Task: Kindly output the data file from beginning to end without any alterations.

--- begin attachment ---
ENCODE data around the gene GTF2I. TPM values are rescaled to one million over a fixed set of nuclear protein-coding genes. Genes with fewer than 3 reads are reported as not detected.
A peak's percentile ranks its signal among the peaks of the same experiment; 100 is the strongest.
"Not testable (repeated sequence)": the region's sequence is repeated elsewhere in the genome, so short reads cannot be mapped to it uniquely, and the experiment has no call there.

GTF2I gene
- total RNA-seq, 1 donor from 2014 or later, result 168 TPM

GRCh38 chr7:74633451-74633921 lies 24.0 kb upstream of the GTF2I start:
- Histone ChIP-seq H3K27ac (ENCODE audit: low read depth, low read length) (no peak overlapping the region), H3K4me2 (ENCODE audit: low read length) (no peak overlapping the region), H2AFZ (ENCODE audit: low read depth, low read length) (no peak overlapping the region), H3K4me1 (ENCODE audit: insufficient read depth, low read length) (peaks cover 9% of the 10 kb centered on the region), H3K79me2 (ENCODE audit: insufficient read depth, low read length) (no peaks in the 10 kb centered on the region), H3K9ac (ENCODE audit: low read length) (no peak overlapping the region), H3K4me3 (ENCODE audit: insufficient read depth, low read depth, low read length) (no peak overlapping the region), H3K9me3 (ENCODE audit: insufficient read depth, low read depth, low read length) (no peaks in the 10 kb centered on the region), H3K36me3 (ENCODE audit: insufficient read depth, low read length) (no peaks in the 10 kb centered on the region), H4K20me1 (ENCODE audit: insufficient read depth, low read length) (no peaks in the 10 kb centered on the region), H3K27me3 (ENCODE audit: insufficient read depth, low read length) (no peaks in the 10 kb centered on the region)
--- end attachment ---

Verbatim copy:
ENCODE data around the gene GTF2I. TPM values are rescaled to one million over a fixed set of nuclear protein-coding genes. Genes with fewer than 3 reads are reported as not detected.
A peak's percentile ranks its signal among the peaks of the same experiment; 100 is the strongest.
"Not testable (repeated sequence)": the region's sequence is repeated elsewhere in the genome, so short reads cannot be mapped to it uniquely, and the experiment has no call there.

GTF2I gene
- total RNA-seq, 1 donor from 2014 or later, result 168 TPM

GRCh38 chr7:74633451-74633921 lies 24.0 kb upstream of the GTF2I start:
- Histone ChIP-seq H3K27ac (ENCODE audit: low read depth, low read length) (no peak overlapping the region), H3K4me2 (ENCODE audit: low read length) (no peak overlapping the region), H2AFZ (ENCODE audit: low read depth, low read length) (no peak overlapping the region), H3K4me1 (ENCODE audit: insufficient read depth, low read length) (peaks cover 9% of the 10 kb centered on the region), H3K79me2 (ENCODE audit: insufficient read depth, low read length) (no peaks in the 10 kb centered on the region), H3K9ac (ENCODE audit: low read length) (no peak overlapping the region), H3K4me3 (ENCODE audit: insufficient read depth, low read depth, low read length) (no peak overlapping the region), H3K9me3 (ENCODE audit: insufficient read depth, low read depth, low read length) (no peaks in the 10 kb centered on the region), H3K36me3 (ENCODE audit: insufficient read depth, low read length) (no peaks in the 10 kb centered on the region), H4K20me1 (ENCODE audit: insufficient read depth, low read length) (no peaks in the 10 kb centered on the region), H3K27me3 (ENCODE audit: insufficient read depth, low read length) (no peaks in the 10 kb centered on the region)